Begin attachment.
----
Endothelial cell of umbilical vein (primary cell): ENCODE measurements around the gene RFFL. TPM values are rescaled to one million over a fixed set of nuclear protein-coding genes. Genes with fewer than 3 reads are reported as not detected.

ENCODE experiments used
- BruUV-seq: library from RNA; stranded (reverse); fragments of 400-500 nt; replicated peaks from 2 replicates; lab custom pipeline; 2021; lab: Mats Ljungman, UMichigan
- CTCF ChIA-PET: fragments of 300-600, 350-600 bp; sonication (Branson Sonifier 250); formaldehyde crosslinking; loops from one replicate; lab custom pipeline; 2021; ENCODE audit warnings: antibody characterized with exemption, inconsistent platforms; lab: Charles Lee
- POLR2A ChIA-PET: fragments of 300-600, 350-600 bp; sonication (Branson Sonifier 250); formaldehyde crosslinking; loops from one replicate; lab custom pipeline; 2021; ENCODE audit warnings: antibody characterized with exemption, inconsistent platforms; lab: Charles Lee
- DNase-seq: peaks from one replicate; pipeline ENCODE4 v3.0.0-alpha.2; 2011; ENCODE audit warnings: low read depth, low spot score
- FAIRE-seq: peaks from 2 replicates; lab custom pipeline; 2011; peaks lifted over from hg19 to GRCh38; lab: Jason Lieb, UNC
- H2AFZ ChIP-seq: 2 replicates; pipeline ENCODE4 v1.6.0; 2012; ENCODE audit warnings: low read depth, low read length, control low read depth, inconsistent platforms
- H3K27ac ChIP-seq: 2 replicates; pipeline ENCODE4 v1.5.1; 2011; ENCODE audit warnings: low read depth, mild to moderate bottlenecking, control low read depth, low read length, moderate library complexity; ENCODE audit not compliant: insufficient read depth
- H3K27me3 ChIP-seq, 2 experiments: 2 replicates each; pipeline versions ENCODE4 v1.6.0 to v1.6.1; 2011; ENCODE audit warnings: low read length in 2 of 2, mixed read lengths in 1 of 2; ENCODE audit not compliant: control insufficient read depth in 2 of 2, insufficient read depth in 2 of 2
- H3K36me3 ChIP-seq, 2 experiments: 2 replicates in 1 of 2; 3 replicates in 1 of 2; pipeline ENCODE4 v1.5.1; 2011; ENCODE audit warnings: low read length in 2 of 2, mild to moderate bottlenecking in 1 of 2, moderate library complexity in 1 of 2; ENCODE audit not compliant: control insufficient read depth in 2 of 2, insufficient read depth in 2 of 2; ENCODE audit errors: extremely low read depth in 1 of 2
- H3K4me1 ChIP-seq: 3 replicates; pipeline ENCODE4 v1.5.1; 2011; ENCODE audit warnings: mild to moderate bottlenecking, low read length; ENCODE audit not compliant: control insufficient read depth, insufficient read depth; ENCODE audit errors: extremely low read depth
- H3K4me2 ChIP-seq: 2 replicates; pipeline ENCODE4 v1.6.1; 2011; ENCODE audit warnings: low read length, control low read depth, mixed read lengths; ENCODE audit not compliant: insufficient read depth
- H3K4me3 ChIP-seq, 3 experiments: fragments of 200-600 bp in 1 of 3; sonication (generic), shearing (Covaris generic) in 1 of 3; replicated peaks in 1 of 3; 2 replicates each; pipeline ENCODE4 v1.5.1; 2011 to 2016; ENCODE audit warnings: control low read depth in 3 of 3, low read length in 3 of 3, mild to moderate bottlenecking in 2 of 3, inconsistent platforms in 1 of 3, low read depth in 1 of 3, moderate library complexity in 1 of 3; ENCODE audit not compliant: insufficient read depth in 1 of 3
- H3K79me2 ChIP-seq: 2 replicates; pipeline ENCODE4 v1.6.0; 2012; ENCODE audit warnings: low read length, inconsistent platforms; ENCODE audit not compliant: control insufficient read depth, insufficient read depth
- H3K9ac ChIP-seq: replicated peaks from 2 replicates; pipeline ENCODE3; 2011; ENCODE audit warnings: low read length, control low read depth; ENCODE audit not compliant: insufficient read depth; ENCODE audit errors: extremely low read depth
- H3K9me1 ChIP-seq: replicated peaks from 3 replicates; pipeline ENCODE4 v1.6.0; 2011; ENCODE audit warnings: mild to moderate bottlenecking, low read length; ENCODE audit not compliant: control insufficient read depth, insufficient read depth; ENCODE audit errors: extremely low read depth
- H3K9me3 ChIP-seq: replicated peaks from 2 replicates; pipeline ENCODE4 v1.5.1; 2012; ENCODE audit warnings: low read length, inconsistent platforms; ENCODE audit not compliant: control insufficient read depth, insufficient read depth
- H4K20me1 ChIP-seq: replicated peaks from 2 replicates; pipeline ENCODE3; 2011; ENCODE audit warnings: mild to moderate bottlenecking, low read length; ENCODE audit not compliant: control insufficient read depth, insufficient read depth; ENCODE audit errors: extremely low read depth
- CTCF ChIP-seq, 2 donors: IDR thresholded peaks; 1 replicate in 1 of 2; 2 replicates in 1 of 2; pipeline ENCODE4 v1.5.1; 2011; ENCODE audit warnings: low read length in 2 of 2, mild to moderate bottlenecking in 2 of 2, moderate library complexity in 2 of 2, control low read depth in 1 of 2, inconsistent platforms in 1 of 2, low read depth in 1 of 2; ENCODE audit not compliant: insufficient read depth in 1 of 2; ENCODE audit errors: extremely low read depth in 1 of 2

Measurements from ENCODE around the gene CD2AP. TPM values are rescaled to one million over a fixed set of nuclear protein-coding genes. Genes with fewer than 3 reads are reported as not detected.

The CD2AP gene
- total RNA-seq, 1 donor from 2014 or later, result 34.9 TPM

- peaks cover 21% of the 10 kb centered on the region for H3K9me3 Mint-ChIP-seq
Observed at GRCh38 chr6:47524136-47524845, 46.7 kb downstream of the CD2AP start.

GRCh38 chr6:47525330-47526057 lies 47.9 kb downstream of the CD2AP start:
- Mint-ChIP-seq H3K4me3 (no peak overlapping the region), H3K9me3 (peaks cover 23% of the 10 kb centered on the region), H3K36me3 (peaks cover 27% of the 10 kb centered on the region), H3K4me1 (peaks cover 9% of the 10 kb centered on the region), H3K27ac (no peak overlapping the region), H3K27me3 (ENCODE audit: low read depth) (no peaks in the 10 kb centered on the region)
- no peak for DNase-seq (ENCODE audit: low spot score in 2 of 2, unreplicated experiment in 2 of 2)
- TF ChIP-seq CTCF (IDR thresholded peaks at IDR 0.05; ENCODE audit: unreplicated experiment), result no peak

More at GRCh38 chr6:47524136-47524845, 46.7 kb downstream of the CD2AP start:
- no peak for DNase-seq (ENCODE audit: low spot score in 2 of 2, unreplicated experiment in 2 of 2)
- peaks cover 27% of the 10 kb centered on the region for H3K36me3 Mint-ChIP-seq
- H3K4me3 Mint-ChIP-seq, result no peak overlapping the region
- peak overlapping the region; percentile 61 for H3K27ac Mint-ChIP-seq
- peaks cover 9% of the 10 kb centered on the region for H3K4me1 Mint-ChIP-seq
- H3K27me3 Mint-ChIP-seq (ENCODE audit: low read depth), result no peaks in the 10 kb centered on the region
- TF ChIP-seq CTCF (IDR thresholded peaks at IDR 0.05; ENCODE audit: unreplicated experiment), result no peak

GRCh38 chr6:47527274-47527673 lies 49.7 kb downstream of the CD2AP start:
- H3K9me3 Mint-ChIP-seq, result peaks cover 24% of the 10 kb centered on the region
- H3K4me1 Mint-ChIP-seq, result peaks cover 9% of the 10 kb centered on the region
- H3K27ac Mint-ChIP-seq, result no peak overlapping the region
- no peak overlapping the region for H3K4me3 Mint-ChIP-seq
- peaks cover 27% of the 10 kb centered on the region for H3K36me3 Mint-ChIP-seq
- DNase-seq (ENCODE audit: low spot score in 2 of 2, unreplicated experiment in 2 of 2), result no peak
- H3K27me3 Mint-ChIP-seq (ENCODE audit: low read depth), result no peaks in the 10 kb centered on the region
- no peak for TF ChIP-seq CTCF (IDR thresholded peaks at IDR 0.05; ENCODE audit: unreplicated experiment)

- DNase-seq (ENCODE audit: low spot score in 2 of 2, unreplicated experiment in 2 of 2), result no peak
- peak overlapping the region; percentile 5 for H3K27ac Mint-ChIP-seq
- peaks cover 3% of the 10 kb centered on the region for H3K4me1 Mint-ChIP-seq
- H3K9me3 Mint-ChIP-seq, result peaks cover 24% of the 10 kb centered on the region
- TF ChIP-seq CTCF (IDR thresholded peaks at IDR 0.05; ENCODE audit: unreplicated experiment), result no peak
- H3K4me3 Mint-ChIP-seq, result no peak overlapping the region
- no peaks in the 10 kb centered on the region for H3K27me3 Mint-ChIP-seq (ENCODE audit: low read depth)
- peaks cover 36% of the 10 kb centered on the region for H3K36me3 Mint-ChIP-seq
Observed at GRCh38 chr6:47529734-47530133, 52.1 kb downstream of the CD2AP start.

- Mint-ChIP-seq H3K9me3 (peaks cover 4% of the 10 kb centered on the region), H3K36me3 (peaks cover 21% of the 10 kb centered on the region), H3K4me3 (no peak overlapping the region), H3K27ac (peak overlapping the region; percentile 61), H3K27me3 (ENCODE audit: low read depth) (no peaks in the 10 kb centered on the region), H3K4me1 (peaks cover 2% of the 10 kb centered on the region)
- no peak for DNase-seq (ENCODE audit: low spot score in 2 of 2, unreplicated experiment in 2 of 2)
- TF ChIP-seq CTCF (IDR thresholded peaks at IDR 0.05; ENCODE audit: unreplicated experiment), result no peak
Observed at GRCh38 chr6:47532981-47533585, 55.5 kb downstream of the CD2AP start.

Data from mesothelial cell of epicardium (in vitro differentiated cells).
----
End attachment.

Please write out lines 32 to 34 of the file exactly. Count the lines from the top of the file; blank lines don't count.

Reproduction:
- peaks cover 27% of the 10 kb centered on the region for H3K36me3 Mint-ChIP-seq
- H3K4me3 Mint-ChIP-seq, result no peak overlapping the region
- peak overlapping the region; percentile 61 for H3K27ac Mint-ChIP-seq